NASA

Digital strategy is a broad term, involving injecting new technologies or digital capabilities into your business. For some, its about improving business systems and processes, or using marketing automation across social media channels for brand management and customer engagement. For others, its about investigating how exponential technologies can open new business opportunities. Digital is fundamentally shifting the business landscape in all sectors, and it’s easy to get left behind. At greatest risk are larger incumbent firms, who need to leverage brand and data to remain relevant, but may struggle with change management. With an increasingly low barrier to entry, new entrants can enter the market from unexpected places. Innovative startups are challenging the status quo to disrupt entire industries; a quick look at the Techcrunch Unicorn Leaderboard shows an interesting selection of rapidly growing private companies with post-money valuations of over $1 billion.

Key drivers of digitisation include an increase in customer expectation, an increase in price performance with more being delivered for less, and the ability to plug in a particular digital capability. There’s an interesting McKinsey article here on the value of digital, with “digital winners” collaborating and sharing data, and investing in IT infrastructure flexibility. A key strategic business decision can be whether to “attack or defend” a market position, and with so many options and possibilities a company must ensure it takes the most effective path. An understanding of the P&L in the medium term can help determine the amount of investment in digital, and the speed of execution required to remain competitive.

Exponential technologies have reached a price performance tipping point, with many business leaders considering or implementing intelligent, digital, and mesh technologies. Gartner describes the top 10 technology trends for this year as:

  1. Artificial intelligence (AI) and advanced machine learning, including neural networks, deep learning, and natural language processing. Systems can learn, and modify future behaviour.
  2. Intelligent apps including virtual personal assistants (VPA’s), utilising analytics and AI to improve the customer experience.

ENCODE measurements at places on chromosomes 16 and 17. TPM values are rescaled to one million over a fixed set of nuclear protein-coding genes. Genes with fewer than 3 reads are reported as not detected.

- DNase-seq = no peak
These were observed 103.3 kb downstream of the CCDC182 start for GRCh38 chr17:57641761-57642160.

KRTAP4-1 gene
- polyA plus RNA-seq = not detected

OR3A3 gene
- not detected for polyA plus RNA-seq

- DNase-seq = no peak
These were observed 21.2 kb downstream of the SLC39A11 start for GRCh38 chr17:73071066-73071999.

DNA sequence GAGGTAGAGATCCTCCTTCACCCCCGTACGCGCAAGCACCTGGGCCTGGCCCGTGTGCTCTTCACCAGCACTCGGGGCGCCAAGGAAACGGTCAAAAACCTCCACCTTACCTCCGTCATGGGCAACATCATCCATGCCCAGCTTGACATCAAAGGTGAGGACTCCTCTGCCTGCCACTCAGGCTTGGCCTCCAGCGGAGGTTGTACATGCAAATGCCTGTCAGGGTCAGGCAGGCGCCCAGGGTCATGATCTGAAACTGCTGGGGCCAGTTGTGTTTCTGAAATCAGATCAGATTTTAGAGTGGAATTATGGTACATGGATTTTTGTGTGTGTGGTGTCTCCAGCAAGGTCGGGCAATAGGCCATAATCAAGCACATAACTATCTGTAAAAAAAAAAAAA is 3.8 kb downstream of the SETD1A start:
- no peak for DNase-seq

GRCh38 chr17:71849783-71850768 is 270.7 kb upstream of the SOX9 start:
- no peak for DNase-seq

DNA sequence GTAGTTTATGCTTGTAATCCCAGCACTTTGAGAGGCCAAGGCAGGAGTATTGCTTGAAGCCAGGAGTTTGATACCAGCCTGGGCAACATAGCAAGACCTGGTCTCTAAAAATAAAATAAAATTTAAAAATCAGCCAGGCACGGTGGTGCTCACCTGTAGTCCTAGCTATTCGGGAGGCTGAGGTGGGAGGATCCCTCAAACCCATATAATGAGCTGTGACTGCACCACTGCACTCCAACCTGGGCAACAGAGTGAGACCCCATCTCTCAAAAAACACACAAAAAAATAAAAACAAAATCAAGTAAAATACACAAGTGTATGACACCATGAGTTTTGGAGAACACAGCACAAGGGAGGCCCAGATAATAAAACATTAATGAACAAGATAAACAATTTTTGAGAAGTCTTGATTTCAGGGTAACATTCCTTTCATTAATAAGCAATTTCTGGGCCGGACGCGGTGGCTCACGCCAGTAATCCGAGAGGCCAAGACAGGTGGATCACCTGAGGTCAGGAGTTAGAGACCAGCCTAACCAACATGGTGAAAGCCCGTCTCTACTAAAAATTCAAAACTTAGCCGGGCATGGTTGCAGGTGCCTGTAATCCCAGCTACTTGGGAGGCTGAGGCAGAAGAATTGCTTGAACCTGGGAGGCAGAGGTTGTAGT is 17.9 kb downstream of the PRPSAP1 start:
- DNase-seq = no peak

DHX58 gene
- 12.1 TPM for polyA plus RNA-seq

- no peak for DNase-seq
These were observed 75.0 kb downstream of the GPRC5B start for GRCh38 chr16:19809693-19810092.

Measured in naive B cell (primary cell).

3. Intelligent things, including drones, autonomous vehicles and robots. Existing Internet of Things (IoT) connected devices become AI embedded, leading to collaborative learning networks.
  4. Virtual and Augmented Reality (VR and AR) immersive environments are widely available, and are being further developed to include all human senses.
  5. Digital twin — creating a digital representation of real world physical assets enables simulation and scenario analysis.
  6. Blockchain, a type of distributed ledger in which value exchange transactions are sequentially grouped into blocks, providing transparency over information in the chain, and adding trust to untrusted environments.
  7. Conversational systems, enabling people and machines to communicate across the digital device mesh including through sensors and IoT systems.
  8. Mesh app and service architecture (MASA), a multichannel solution architecture delivering flexible and dynamic solutions. Intelligent mesh architecture, including cloud, microservices and API’s, provide complete interconnected experiences.
  9. Digital technology platforms, the building blocks for a digital business, including some mix of information systems, customer experience, analytics and intelligence, IoT, and business ecosystems.
  10. Adaptive security architecture to support the above.

Many business leaders I’ve spoken with have taken the challenge up, and are working on business transformation options. There’s no doubt that digital strategy is essential, and defining what this might be for your business can be complex. The speed at which industries can be disrupted is accelerating, so keep an eye on the technology trends that are emerging in your sector.

And take action sooner, rather than later.